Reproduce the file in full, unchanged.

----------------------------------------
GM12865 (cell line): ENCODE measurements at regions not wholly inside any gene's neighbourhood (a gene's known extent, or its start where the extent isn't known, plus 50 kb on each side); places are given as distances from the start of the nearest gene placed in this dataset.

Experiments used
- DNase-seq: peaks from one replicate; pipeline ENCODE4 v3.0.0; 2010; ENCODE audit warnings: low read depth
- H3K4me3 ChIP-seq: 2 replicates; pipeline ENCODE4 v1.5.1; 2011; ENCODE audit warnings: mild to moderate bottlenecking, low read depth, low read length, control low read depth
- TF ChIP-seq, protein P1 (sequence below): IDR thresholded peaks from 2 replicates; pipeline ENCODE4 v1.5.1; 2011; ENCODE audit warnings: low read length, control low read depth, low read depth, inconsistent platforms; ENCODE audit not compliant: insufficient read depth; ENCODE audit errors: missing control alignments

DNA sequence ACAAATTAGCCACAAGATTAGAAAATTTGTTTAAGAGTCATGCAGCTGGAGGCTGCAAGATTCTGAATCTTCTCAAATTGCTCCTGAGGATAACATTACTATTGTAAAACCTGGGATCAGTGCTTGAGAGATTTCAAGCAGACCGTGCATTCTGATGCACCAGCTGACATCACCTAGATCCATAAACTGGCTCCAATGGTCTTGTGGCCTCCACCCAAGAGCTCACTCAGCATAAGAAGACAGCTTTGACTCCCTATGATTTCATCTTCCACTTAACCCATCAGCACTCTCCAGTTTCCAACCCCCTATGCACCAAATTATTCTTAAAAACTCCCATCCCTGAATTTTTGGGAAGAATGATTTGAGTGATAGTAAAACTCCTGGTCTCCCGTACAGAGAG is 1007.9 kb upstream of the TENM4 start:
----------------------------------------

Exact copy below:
GM12865 (cell line): ENCODE measurements at regions not wholly inside any gene's neighbourhood (a gene's known extent, or its start where the extent isn't known, plus 50 kb on each side); places are given as distances from the start of the nearest gene placed in this dataset.

Experiments used
- DNase-seq: peaks from one replicate; pipeline ENCODE4 v3.0.0; 2010; ENCODE audit warnings: low read depth
- H3K4me3 ChIP-seq: 2 replicates; pipeline ENCODE4 v1.5.1; 2011; ENCODE audit warnings: mild to moderate bottlenecking, low read depth, low read length, control low read depth
- TF ChIP-seq, protein P1 (sequence below): IDR thresholded peaks from 2 replicates; pipeline ENCODE4 v1.5.1; 2011; ENCODE audit warnings: low read length, control low read depth, low read depth, inconsistent platforms; ENCODE audit not compliant: insufficient read depth; ENCODE audit errors: missing control alignments

DNA sequence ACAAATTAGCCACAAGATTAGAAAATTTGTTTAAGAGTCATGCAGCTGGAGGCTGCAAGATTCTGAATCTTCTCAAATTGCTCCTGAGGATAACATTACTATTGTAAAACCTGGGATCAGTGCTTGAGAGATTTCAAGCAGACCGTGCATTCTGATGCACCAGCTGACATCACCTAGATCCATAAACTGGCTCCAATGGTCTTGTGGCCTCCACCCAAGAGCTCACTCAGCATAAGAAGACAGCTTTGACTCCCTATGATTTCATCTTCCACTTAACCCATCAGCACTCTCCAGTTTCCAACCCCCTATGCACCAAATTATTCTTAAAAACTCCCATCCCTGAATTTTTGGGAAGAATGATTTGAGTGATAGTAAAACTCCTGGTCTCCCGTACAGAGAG is 1007.9 kb upstream of the TENM4 start: